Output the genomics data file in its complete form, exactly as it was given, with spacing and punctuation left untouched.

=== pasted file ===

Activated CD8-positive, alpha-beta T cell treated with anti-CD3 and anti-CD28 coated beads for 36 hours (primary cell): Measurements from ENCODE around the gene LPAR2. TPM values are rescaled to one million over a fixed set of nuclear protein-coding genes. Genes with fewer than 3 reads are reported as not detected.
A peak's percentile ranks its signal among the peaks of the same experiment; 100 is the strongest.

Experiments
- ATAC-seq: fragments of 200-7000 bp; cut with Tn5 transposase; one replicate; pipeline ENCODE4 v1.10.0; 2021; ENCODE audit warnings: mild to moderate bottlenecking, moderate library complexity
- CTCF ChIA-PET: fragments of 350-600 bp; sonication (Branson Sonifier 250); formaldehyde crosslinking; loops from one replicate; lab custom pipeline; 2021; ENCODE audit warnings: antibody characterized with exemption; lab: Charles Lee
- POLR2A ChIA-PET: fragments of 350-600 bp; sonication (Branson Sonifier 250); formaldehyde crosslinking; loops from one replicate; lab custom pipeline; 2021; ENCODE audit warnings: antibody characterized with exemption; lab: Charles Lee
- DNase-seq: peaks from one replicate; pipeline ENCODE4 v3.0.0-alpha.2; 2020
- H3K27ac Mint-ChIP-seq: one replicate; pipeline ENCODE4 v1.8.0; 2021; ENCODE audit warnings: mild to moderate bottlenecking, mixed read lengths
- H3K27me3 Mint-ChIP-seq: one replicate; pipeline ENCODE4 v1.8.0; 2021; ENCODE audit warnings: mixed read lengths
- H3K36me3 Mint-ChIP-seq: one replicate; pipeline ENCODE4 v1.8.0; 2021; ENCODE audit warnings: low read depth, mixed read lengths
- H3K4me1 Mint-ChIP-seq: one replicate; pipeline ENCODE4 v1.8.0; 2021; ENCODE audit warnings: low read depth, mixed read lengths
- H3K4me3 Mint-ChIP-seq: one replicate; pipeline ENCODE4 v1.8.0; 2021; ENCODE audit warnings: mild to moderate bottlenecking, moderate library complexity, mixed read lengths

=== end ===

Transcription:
Activated CD8-positive, alpha-beta T cell treated with anti-CD3 and anti-CD28 coated beads for 36 hours (primary cell): Measurements from ENCODE around the gene LPAR2. TPM values are rescaled to one million over a fixed set of nuclear protein-coding genes. Genes with fewer than 3 reads are reported as not detected.
A peak's percentile ranks its signal among the peaks of the same experiment; 100 is the strongest.

Experiments
- ATAC-seq: fragments of 200-7000 bp; cut with Tn5 transposase; one replicate; pipeline ENCODE4 v1.10.0; 2021; ENCODE audit warnings: mild to moderate bottlenecking, moderate library complexity
- CTCF ChIA-PET: fragments of 350-600 bp; sonication (Branson Sonifier 250); formaldehyde crosslinking; loops from one replicate; lab custom pipeline; 2021; ENCODE audit warnings: antibody characterized with exemption; lab: Charles Lee
- POLR2A ChIA-PET: fragments of 350-600 bp; sonication (Branson Sonifier 250); formaldehyde crosslinking; loops from one replicate; lab custom pipeline; 2021; ENCODE audit warnings: antibody characterized with exemption; lab: Charles Lee
- DNase-seq: peaks from one replicate; pipeline ENCODE4 v3.0.0-alpha.2; 2020
- H3K27ac Mint-ChIP-seq: one replicate; pipeline ENCODE4 v1.8.0; 2021; ENCODE audit warnings: mild to moderate bottlenecking, mixed read lengths
- H3K27me3 Mint-ChIP-seq: one replicate; pipeline ENCODE4 v1.8.0; 2021; ENCODE audit warnings: mixed read lengths
- H3K36me3 Mint-ChIP-seq: one replicate; pipeline ENCODE4 v1.8.0; 2021; ENCODE audit warnings: low read depth, mixed read lengths
- H3K4me1 Mint-ChIP-seq: one replicate; pipeline ENCODE4 v1.8.0; 2021; ENCODE audit warnings: low read depth, mixed read lengths
- H3K4me3 Mint-ChIP-seq: one replicate; pipeline ENCODE4 v1.8.0; 2021; ENCODE audit warnings: mild to moderate bottlenecking, moderate library complexity, mixed read lengths